August 22th, 2023
Evelyn: Hi Stephen, I was thinking about getting a new spotting scope. But I'm unsure about whether to go for an angled or straight scope. Can you help me out?
Stephen: Hi Evelyn, sure thing. Before we start the discussion, I have one simple question for you: do you know what is a spotting scope and how it works?
Evelyn: Yes,a spotting scope is a type of telescope that is used for terrestrial observation. It works by using a combination of lenses and prisms to magnify distant objects, and it is typically mounted on a tripod for stability and ease of use.
Stephen: Yes, spotting scopes are typically used for bird watching, hunting, and other outdoor activities where it is necessary to see objects that are far away. They feature high magnification(common ones are 12x-40x, 15x-40x, 20x-60x, 25-75x etc.,), large objective lens diameter and built-in prism lens(Porro prism or Roof prism). Check out Picture 1 for reference.
Evelyn: I see. And what’s the difference between an angled spotting scope and a straight spotting scope?
Stephen: Well, in terms of the appearance and inner construction, the key difference is the straight eyepiece or the angled eyepiece. An angled spotting scope has an angled eyepiece, which is set at a 45-degree angle to the scope body. A straight spotting scope, on the other hand, has a straight eyepiece that is in line with the scope body. Check out Picture 2 for reference.
Evelyn: Got you! And how to choose between the angled spotting scope and the straight spotting scope?
Stephen: That depends on different usage and different situations. Let’s first talk about the pros and cons of the two spotting scope, so that you’ll know how to choose properly.
Evelyn: Yes, let’s start with straight spotting scopes. What are the pros and cons?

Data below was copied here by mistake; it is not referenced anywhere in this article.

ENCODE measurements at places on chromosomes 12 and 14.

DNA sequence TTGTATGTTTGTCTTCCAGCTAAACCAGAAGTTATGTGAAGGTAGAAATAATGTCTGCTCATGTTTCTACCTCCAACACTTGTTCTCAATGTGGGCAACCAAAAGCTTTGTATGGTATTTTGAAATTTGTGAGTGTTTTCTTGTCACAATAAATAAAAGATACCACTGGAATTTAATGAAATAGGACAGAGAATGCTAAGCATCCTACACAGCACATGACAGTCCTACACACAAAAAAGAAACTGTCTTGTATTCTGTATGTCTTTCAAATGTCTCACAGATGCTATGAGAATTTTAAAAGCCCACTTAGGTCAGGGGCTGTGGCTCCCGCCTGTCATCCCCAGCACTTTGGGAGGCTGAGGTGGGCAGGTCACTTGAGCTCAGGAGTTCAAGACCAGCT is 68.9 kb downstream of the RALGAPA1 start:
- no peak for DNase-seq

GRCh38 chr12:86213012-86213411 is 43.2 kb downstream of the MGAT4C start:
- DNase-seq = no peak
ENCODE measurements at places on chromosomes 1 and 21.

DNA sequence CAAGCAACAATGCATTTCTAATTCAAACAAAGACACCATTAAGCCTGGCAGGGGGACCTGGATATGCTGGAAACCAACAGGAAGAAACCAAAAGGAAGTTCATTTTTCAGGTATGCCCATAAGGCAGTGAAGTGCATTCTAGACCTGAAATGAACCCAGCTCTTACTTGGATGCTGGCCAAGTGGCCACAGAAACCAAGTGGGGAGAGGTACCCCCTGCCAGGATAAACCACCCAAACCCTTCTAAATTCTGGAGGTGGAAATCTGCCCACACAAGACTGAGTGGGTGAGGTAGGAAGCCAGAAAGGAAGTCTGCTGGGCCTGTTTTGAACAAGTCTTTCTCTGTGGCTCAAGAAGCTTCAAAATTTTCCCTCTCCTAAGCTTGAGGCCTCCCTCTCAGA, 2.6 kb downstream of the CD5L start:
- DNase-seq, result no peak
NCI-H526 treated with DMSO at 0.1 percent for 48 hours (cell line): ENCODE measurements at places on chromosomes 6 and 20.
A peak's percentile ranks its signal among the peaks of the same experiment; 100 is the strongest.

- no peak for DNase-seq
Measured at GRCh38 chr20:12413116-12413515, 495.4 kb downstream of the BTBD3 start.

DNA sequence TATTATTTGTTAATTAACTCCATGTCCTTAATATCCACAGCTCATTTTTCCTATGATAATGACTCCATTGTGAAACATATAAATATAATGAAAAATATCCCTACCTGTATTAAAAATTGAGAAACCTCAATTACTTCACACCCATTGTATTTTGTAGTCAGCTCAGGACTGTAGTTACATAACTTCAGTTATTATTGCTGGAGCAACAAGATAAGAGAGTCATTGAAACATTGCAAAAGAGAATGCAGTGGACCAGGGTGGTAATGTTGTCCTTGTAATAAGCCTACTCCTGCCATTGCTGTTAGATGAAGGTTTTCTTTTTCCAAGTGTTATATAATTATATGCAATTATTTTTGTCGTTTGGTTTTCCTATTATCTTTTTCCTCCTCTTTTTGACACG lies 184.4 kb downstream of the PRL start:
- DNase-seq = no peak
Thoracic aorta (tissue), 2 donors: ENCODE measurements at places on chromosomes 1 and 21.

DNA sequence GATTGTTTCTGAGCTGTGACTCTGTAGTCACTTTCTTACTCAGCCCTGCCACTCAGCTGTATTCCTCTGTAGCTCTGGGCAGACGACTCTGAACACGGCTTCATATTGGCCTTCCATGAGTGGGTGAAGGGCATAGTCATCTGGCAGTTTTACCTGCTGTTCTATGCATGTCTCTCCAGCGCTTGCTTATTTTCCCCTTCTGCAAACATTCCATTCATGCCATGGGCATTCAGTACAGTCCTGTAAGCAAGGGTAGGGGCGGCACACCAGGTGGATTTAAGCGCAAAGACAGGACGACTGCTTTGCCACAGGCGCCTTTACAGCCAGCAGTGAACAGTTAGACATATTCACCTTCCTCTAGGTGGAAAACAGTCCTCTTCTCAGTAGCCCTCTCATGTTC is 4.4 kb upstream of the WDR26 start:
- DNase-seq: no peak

Stephen: Well, if you are new to spotting scope, and want to use a spotting scope to look at animals on the ground, then the straight spotting scope would be a better choice. Straight spotting scopes are also suitable for viewing in narrow spaces such as inside a vehicle. If you want to use it for prolonged observation, you can adjust the tripod height to be level with your eyes, which is a less fatiguing posture. However, it can be hard to use when looking up at an angle. And it requires a higher tripod height to achieve the same viewing height as an angled spotting scope.
Evelyn: That's a good point. And what about angled spotting scope?
Stephen: The angled spotting scope is more comfortable to use when looking up at an angle, it allows for a lower tripod height, which can be more stable in windy conditions, or more comfortable to use from a seated position. The eyepiece can be adjusted for different heights, thus the angled spotting scopes can be easier to share with others. However, they can be more difficult to use for people who are new to spotting scopes, and can be a little difficult to glass at extreme downhill angles.
Evelyn: I see. So the pros and cons of the two spotting scopes are as below, check it out.
Stephen: Yes, that’s correct. Either one that you choose, make sure the spotting scope is compatible with a tripod, which will help you stabilize the image and reduce shakiness.
Evelyn: Got it. And what about different use scenarios? Are there any situations where one type of scope is better than the other?
Stephen: For birdwatching, an angled scope may be better if you're looking up into tall trees or at birds that are perched high up on a branch. The angled design can help you get a better view without having to strain your neck or back. However, if you're mostly viewing from a seated position, a straight scope might be more comfortable and easier to use. It all comes down to personal preference and the type of birdwatching you plan to do.
Evelyn: Thanks for all the info, Stephen. I think I have a better idea of what to look for now.
Stephen: No problem, happy to help. Let me know if you have any more questions or if you need any more advice!